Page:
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Home / West-bengal / Calcutta / Swamiji did not exhort us to arise, awake and stop not blaring music till eardrums of those in distress burst

Swamiji did not exhort us to arise, awake and stop not blaring music till eardrums of those in distress burst

At least 100 rallies were brought out in the city, according to police sources. Many of these eventually turned into a political slugfest
The decibel level on the balcony of  the writer’s Ballygunge house on  Tuesday evening touched 90.6 and  kept moving up. The permissible limit  is 55 in a residential area
The decibel level on the balcony of the writer’s Ballygunge house on Tuesday evening touched 90.6 and kept moving up. The permissible limit is 55 in a residential area
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Chandrima S. Bhattacharya   |   Calcutta   |   Published 13.01.21, 05:42 AM

The message of Swami Vivekananda is more relevant now than ever before.

On Swamiji’s 158th birth anniversary on Tuesday, what used to be a solemn celebration was transformed into a show of competitive political power in many places in the city. At least 100 rallies were brought out in the city, according to police sources. Many of these eventually turned into a political slugfest.

Not all tributes were reduced to vote-catching affairs. Three instances of how the annual milestone can be celebrated in an inspiring manner are featured on Page 8.

Metro shares one account on how a  Ballygunge home suffered on Tuesday.

I was woken up on Tuesday morning by two assaulting streams of sound converging in my mother’s room, where I had taken shelter the previous night as I had feared something like this. I had expected the noise to hit only my room, though. But now it was everywhere.

Swami Vivekananda, on his birth anniversary, was being paid tributes to on two different spots in my para in Ballygunge Place.

My 74-year-old mother is in very poor health. She suffered a cerebral stroke 11 years ago and did not recover. Now she is really ill.

She shuddered while two mighty songs were delivered simultaneously and deafeningly into her ears: the Rabindrasangeet ‘Ami tomaro songe bendhechhi amaro pran’ from one direction and the folk song ‘Boli o nonodi’ from another. My brain felt damaged. In another room my niece was trying to study. She is visiting from Mumbai where Vivekananda is yet to be as popular as he is here. She had an online exam at noon. It was impossible to make even a phone call.

At first, I thought that the events were being organised by the Trinamul Congress and the BJP: both parties have claimed Vivekananda for themselves. I found out that both events were being organised by the Trinamul. Actually one event, meeting diagonally through sound waves in our house.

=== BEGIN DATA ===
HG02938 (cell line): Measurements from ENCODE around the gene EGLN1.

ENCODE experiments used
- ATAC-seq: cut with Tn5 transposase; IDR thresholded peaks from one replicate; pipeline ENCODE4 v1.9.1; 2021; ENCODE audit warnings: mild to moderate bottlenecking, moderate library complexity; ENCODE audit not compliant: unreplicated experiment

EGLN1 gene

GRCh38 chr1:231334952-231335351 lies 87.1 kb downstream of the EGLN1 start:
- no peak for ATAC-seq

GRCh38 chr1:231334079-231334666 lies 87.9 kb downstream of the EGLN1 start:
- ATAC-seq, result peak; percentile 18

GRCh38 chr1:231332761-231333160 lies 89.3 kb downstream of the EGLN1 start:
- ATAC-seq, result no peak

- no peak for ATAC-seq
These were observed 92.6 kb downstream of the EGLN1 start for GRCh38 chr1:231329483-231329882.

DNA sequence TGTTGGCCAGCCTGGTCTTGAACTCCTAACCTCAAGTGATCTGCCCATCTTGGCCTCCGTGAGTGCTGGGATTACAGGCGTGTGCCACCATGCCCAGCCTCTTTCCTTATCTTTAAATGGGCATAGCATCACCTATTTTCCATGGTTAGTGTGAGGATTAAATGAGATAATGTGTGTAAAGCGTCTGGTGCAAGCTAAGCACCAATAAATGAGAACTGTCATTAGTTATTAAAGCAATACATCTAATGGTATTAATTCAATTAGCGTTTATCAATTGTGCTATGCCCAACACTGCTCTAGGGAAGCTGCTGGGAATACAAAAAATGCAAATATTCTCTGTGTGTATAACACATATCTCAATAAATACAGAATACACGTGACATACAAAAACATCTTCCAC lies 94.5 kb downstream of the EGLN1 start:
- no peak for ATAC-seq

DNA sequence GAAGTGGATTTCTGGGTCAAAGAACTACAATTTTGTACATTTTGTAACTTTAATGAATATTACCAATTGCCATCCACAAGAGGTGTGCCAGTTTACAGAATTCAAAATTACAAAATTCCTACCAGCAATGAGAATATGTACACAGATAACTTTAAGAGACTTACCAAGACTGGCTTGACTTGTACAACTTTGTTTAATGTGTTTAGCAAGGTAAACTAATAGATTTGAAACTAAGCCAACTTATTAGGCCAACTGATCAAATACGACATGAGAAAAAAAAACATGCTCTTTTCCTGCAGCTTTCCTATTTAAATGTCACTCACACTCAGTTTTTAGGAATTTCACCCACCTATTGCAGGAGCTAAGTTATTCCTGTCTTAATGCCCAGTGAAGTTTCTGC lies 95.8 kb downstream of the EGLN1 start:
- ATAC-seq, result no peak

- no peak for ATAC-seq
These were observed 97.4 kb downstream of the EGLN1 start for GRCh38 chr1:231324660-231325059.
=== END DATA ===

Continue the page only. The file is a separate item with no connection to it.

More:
A stage had been set up next to the Vivekananda statue in front of our house.

A street had been blocked. Rows of green plastic chairs faced the dais. A crowd had accumulated. Was the virus gone?

Noise and power — and if I may add, the virus — transmit in the same ways, invisibly, inexorably. But noise is power, espec-ially when it’s being delivered by the authorities.

Both demand unquestioning submission. I had felt a similar helplessness when my mother fell severely ill one month ago and I was frantically looking for an oxygen cylinder. The neighbourhood did not yield a single one. She was eventually hospitalised.

I tried my bit to block the present noise. I messaged the councillor. I went out and spoke to other organisers. They listened to me and turned the volume down. The other loudspeaker had been muted by then.

Two of the organisers came over to my house, apologised for the inconvenience caused, and promised that this would not happen again. But they also informed us that there would be a “cultural programme” of baul gaan in the evening, and on the same stage, right in front of my house, and would we kindly bear with it?

The loudspeaker was also turned away from our house.

In the afternoon, police sources had said sound limiters had not been used and the permission for the event had been obtained verbally.

Late afternoon, however, the muted loudspeaker on the other side of the house began to sputter again, now in the form of eardrum-shattering Shyamasangeet. It went on for an hour almost.

Meanwhile, the state pollution control board had been informed, and I was told that it had taken action.

The cultural event started, not at 6pm, as informed earlier, but at 7.30. At that time, the decibel level in a room in my house, which had one door open but windows closed, measured 80.4 decibels.  The reading on the balcony was 90.6 decibels.

The legally permitted limit of ambient noise in a residential area in India is 55 decibels. And with every increase of three decibels, sound intensity doubles. Which is why sound hurts so much.

Vivekananda had borrowed the famous words from Katha Upanishada to ask us to arise, awake and not rest till our goals were achieved. Did he also say that loudspeakers should be used in his name to pulp our brains?

I went up to his statue to ask. His gaze was averted.

Additional reporting by Jayanta Basu and Debraj Mitra



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